Despite Ghana’s democratic stability and sustained economic growth, women are often excluded from the political system in this West African nation.
Women’s rights in Ghana
Women in Ghana have the right to fully participate in local and national elections. But due to men holding positions of power (known as patriarchy) and women’s traditional role in society many Ghanaian women are prevented from being able to exercise their rights.
- In the 2012 elections only 11% of seats were won by women (Source: Inter-Parliamentary Union 2014)
- Of the 1,332 candidates standing in the 2012 elections only 134 were women (Source: Inter-Parliamentary Union 2013)
- 18% of ministerial positions are occupied by women (Source: The Global Gender Gap Report 2013 World Economic Forum)
Supporting Women in Ghana
Womankind works with two women’s rights organisations, Gender Studies and Human Rights Documentation Centre and Women in Law and Development in Africa, which are:
- Funding leadership and opportunities for women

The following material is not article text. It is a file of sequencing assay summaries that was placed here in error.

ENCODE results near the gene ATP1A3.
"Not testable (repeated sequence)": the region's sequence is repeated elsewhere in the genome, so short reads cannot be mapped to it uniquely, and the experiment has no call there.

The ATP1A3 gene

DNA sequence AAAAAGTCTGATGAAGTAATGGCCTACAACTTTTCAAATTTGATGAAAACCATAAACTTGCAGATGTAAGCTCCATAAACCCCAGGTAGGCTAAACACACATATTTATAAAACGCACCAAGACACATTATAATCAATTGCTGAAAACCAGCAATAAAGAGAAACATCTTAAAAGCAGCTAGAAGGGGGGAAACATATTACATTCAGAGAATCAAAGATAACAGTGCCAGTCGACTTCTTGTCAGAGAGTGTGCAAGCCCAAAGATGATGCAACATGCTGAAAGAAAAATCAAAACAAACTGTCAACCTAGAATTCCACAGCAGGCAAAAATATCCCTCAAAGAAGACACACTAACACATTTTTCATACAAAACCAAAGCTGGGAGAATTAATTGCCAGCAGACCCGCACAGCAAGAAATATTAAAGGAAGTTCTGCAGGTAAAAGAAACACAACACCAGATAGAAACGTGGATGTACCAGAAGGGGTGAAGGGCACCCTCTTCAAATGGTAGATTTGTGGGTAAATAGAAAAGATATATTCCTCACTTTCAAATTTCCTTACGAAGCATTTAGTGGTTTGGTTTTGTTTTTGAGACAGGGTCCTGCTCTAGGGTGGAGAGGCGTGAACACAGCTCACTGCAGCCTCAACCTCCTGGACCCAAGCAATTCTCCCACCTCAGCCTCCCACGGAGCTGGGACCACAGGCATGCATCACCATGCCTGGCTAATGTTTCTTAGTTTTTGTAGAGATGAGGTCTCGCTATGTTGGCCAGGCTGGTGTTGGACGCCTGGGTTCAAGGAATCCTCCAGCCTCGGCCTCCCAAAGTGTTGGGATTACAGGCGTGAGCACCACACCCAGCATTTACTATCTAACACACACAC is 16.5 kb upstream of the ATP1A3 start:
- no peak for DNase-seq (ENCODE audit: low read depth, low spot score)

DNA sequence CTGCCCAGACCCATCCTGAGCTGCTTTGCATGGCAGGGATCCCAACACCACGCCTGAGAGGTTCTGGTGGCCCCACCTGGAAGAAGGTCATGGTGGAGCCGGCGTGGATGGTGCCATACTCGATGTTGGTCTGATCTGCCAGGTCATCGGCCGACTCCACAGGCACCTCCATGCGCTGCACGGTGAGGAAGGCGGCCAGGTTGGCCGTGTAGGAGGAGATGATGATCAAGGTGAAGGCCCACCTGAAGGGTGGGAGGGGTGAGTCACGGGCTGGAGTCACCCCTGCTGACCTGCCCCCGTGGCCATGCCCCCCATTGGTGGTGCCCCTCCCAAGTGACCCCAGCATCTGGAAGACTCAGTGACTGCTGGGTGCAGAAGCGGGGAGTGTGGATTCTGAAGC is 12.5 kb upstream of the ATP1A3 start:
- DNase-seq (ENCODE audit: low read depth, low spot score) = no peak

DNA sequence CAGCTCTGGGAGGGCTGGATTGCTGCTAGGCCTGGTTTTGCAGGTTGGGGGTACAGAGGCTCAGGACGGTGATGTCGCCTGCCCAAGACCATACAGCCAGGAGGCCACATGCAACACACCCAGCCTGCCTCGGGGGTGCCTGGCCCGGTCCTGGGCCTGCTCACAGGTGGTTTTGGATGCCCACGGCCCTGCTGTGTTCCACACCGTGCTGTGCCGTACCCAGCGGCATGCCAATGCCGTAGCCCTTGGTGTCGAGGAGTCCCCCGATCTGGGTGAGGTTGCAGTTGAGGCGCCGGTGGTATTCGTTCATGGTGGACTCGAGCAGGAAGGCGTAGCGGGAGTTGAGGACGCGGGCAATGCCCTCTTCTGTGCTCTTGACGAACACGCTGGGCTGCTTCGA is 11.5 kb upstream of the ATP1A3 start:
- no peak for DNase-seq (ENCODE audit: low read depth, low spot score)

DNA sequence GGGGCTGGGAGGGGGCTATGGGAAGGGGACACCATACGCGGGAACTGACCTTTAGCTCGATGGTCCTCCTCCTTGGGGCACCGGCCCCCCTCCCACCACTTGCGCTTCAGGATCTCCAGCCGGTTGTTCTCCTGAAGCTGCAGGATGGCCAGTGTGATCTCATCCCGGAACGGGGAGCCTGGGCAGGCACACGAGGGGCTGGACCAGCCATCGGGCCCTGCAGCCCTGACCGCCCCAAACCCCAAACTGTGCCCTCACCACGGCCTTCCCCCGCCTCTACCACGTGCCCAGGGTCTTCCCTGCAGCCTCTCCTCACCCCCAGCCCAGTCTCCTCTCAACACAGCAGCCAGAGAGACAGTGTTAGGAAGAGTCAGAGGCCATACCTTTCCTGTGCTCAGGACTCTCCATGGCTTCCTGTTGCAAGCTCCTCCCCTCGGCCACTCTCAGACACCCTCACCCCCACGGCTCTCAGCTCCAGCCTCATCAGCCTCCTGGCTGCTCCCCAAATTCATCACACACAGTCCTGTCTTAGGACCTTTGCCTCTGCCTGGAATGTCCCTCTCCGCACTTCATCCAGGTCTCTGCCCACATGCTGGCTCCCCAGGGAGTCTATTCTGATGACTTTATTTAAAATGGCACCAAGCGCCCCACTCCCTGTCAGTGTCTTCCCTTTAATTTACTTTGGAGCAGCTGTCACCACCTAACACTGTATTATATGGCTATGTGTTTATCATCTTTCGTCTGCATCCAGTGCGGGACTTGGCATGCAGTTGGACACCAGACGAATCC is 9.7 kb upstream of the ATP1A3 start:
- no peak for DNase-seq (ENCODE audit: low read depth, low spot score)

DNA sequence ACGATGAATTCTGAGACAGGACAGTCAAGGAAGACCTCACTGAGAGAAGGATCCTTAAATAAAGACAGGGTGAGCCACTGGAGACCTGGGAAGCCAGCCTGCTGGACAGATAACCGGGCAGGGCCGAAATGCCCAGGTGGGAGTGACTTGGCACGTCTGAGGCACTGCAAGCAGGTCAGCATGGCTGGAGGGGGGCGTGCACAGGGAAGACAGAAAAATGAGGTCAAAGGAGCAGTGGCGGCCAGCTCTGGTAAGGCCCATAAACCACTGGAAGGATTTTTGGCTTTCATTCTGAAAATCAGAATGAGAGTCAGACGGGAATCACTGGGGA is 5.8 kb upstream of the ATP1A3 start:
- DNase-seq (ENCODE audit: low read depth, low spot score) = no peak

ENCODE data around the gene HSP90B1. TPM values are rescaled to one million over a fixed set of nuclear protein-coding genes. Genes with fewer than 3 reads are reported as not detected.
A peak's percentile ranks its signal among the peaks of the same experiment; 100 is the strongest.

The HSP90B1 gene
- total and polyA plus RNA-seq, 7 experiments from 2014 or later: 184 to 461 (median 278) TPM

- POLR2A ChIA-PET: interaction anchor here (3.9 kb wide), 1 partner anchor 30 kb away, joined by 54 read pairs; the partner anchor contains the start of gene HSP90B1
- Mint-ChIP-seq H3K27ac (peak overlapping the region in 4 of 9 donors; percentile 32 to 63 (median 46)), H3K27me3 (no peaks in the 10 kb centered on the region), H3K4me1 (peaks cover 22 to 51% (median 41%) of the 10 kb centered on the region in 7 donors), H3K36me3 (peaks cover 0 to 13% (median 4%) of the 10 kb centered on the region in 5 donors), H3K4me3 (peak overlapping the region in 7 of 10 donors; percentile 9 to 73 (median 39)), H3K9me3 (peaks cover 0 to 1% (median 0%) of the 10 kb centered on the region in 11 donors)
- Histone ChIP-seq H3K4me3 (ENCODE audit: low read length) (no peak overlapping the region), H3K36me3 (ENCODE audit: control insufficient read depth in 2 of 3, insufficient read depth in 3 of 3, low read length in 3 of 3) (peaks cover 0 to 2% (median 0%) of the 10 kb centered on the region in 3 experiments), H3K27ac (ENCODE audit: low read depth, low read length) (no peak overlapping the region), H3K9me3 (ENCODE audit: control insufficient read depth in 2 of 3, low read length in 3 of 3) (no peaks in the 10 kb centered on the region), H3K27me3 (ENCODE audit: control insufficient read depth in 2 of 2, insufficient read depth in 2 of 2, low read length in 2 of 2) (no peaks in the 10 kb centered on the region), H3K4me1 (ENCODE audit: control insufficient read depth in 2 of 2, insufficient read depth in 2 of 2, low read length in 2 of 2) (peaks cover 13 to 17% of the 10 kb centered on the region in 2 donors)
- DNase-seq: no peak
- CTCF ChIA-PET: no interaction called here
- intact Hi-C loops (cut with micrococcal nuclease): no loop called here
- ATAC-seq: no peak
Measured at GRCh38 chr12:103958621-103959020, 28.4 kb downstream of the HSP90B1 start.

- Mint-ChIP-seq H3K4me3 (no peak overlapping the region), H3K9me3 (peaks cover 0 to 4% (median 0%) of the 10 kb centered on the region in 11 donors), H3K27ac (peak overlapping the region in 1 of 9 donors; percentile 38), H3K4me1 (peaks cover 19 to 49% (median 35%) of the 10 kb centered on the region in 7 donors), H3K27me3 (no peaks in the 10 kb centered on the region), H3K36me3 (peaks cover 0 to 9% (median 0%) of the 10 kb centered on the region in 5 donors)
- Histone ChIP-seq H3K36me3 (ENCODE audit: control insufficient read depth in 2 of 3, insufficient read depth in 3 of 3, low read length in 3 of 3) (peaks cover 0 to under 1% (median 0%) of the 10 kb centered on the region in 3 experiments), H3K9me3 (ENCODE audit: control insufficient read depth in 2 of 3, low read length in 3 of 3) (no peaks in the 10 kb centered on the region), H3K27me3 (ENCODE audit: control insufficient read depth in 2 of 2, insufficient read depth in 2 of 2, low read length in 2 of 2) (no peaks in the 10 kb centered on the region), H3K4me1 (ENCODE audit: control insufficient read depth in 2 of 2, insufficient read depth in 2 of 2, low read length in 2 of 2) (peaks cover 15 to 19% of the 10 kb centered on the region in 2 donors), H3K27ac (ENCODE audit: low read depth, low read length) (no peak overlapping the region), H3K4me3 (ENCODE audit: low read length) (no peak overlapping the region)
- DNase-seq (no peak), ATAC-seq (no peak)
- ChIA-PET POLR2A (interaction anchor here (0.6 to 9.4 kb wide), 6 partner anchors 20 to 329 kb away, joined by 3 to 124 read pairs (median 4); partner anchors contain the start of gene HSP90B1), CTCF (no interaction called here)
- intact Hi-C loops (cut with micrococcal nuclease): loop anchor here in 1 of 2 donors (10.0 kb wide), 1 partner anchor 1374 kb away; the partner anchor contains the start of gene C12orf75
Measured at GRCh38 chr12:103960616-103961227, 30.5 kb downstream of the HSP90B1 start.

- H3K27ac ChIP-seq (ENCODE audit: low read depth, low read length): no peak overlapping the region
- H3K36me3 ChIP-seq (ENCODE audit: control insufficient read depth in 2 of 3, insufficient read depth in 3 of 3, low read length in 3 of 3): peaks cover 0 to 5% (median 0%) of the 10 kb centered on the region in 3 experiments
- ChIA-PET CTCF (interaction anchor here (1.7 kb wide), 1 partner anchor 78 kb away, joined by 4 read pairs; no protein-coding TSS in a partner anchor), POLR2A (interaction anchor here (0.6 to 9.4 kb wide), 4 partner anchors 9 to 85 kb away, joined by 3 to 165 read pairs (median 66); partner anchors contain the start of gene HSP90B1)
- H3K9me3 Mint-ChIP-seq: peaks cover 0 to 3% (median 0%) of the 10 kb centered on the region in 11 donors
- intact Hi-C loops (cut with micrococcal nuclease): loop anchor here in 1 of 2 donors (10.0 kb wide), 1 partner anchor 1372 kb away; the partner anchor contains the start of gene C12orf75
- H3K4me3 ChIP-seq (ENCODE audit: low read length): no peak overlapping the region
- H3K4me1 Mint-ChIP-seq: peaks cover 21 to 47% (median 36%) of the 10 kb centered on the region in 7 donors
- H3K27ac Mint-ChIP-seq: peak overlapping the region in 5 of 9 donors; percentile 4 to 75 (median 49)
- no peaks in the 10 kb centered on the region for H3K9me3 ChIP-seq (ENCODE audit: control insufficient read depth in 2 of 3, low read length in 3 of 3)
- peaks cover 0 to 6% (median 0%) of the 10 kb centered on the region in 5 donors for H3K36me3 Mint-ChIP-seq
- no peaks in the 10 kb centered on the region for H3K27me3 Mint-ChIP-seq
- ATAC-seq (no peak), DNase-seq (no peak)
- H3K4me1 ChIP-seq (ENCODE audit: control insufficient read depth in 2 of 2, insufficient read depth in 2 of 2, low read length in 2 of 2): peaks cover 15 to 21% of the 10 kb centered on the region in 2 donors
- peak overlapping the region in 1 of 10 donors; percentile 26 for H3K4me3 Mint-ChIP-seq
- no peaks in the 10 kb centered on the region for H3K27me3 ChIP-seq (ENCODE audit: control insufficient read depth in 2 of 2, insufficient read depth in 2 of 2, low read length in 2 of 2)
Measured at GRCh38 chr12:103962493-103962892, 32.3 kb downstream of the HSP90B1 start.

- Strengthening female political participation in Ghana
Making a Difference
The work undertaken by our partners has contributed to:
- An increase in the number of women standing in the national parliamentary elections by 30%
- An increase in the number of women elected to Ghana’s national parliament by over 50%
- The establishment of 28 Coalitions of Women in Governance (COWIG), comprising of over 500 members, to build support for women’s participation in politics
“As a result of educational workshops I now have ambitions to become involved with local politics. Before attending the leadership workshops, I didn’t even know this was possible. I thought women could not hold positions in the larger community. And then I thought, I will fight and lobby to become the Chief Executive for the district.” – Alice, participant